The declining health of Silver Springs, an iconic attraction for generations of Floridians and visitors, is emblematic of challenges to the water resources throughout the state. Over the past few decades, Silver Springs and the Silver River have experienced dramatic increases in nutrient pollution from fertilizer overuse and poorly treated wastewater. The excessive nitrate levels encourage algal growth that adversely affects fish and wildlife and compromises the water’s quality and clarity. Reduced flows resulting from excessive groundwater withdrawals and occasional drought have exacerbated the situation; flows from the springs and the Silver River have declined by more than 50 percent and 30 percent, respectively.
Unaddressed, the decline in Silver Springs will not only adversely impact the overall health of the region’s natural resources, but it could have devastating economic consequences as well. Over a million people visit the springs each year, creating more than $60 million in economic benefits for Marion County. Tourism supports 1,060 jobs in the region, with a payroll of $12.61 million – and every dollar spent by visitors is dependent upon the physical and biological health of the area’s precious water resources.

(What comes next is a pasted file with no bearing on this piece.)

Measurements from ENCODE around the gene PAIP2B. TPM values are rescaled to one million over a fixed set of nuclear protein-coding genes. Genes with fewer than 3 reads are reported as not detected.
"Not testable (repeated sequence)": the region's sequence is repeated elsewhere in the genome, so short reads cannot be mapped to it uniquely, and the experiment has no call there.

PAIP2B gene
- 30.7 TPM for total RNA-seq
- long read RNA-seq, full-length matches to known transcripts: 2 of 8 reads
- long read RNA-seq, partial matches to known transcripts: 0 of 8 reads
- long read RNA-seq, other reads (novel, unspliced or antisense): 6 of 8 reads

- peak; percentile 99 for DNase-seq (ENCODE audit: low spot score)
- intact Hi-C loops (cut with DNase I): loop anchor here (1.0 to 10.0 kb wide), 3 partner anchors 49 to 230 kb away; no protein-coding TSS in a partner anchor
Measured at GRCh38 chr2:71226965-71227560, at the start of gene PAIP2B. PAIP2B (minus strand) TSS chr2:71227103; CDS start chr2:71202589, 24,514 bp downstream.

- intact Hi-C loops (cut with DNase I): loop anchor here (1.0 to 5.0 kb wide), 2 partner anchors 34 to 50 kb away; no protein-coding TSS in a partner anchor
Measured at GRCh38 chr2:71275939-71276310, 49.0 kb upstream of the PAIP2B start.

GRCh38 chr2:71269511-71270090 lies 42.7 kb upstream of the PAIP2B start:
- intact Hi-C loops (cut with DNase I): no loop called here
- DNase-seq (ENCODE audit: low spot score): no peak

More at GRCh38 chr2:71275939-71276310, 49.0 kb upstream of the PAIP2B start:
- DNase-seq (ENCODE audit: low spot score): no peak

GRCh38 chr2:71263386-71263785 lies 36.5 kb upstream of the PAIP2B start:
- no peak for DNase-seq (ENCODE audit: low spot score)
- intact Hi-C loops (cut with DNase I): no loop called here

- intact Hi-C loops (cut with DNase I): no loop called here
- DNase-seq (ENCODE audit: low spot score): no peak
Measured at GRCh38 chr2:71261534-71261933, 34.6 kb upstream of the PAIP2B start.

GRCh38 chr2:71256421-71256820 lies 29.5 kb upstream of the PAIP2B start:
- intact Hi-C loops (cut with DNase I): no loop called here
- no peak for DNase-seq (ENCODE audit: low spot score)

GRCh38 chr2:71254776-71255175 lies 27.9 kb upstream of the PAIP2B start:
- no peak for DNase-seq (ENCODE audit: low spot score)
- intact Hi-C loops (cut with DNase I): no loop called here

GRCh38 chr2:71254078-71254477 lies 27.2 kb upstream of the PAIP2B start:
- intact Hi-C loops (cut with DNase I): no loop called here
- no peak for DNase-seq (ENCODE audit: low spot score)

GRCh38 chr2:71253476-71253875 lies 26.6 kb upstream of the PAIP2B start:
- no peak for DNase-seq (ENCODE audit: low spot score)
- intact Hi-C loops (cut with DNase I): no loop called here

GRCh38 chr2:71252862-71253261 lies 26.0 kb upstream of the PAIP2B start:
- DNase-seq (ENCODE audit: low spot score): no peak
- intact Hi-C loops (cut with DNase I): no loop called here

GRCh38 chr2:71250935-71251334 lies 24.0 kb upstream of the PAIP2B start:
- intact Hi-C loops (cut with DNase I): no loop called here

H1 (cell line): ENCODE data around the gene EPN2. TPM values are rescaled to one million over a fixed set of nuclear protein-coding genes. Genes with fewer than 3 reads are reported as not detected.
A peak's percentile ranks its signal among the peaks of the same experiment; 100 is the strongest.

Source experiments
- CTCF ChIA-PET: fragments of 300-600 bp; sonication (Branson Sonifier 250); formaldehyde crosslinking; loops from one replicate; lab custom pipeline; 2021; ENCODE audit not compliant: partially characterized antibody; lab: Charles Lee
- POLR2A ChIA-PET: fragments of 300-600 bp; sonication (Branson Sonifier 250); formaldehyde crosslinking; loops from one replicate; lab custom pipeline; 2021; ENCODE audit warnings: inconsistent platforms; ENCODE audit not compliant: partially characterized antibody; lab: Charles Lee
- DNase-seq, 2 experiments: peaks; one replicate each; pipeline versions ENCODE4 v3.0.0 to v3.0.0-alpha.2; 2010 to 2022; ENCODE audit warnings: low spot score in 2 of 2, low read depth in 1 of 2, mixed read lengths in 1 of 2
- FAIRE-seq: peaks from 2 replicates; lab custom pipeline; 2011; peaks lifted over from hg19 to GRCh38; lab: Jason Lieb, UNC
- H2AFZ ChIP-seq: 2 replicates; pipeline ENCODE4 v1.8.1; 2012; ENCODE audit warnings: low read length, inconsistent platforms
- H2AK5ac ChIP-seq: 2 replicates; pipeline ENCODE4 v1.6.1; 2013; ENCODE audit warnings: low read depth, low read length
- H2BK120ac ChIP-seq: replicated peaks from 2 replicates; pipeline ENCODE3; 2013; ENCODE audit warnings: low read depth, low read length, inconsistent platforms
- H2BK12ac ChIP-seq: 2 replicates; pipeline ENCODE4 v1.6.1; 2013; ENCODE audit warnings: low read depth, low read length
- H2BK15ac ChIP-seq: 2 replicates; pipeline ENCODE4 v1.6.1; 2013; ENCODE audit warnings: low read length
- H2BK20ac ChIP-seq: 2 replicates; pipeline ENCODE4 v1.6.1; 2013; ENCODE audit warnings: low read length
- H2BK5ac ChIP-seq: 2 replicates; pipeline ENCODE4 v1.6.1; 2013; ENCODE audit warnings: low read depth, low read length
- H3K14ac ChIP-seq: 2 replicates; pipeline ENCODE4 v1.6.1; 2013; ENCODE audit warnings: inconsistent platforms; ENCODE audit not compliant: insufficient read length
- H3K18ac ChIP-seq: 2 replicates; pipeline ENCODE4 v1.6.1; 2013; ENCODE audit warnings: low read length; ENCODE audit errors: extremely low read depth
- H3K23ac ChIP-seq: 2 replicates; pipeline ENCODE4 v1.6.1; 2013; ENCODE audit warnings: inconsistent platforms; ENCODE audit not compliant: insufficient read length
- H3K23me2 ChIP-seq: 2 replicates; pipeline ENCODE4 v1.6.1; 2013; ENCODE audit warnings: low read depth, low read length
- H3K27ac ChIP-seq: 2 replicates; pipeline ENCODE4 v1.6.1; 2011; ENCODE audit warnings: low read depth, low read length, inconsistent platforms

About Florida Conservation Coalition
The Florida Conservation Coalition (FCC) is devoted to protecting and conserving natural resources that are essential to the quality of life and long-term economic prosperity in the state. The coalition works to ensure that safeguards are in place to protect and properly manage Florida’s rich natural environment, including the supply and quantity of its water resources.